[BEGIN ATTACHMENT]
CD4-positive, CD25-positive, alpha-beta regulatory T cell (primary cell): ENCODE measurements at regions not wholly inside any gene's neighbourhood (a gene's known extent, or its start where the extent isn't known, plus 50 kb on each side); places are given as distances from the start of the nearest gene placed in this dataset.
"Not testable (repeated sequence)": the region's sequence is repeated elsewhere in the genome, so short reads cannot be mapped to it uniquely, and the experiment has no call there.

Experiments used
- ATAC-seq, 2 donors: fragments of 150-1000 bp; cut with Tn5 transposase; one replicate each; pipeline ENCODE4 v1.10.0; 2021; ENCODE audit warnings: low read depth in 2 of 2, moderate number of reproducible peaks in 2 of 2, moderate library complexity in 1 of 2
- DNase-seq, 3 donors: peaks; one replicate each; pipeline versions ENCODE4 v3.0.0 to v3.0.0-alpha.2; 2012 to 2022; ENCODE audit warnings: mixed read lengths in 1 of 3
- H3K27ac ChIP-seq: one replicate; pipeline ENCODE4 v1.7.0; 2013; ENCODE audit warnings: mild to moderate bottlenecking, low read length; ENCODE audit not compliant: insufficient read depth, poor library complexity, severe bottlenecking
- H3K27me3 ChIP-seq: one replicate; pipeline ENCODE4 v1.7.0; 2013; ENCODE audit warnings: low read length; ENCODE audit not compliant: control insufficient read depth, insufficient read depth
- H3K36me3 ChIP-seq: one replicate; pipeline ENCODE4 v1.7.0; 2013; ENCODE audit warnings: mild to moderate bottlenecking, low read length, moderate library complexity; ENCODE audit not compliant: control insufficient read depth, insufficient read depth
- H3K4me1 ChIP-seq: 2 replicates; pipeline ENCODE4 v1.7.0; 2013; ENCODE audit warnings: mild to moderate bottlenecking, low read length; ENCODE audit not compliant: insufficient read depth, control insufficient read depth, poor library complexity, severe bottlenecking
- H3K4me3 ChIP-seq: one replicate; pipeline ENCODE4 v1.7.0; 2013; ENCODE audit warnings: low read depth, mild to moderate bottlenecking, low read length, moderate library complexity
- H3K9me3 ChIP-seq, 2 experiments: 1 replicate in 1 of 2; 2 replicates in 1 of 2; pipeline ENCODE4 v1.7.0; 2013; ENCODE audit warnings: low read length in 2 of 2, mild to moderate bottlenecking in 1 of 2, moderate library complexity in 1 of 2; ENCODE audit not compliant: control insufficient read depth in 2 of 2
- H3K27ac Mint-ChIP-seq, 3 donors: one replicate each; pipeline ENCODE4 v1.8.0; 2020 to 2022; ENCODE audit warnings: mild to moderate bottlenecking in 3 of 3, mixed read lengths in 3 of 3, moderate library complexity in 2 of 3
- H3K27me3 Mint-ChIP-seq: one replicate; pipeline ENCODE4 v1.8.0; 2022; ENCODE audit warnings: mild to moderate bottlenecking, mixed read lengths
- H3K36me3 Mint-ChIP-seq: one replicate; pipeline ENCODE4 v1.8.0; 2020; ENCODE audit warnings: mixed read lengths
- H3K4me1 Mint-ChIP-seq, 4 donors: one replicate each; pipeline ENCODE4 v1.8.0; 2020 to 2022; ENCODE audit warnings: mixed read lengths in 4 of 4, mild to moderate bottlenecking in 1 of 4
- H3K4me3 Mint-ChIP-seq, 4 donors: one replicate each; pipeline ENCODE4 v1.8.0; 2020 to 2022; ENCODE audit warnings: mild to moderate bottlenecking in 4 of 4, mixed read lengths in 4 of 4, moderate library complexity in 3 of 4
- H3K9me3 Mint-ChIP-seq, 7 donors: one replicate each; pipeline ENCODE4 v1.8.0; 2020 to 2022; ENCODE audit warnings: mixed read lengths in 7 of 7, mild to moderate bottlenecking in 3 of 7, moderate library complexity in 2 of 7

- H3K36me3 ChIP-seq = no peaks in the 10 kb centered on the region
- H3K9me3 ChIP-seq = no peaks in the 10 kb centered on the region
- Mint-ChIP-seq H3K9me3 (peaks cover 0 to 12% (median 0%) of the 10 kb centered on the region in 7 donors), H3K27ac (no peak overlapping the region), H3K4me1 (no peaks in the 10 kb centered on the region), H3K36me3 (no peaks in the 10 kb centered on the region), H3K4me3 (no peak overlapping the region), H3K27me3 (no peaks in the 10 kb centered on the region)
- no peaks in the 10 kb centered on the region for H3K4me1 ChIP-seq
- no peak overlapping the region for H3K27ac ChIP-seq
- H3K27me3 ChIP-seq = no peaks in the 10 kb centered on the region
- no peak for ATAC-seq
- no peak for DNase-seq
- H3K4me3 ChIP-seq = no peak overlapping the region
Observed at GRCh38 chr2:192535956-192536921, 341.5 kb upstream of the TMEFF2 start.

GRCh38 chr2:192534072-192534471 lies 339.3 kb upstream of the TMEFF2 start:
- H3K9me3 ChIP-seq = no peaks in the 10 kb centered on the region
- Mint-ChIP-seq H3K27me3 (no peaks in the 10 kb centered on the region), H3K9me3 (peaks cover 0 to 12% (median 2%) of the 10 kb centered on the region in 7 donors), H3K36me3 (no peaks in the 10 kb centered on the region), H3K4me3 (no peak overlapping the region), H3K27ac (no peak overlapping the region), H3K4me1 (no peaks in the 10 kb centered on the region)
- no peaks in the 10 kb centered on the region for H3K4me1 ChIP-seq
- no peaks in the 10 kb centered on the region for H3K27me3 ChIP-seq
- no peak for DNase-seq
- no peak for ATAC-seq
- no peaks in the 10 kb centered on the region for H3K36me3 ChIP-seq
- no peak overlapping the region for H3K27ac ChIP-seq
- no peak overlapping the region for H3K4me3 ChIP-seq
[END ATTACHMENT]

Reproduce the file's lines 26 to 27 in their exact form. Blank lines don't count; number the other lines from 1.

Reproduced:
- H3K4me3 ChIP-seq = no peak overlapping the region
Observed at GRCh38 chr2:192535956-192536921, 341.5 kb upstream of the TMEFF2 start.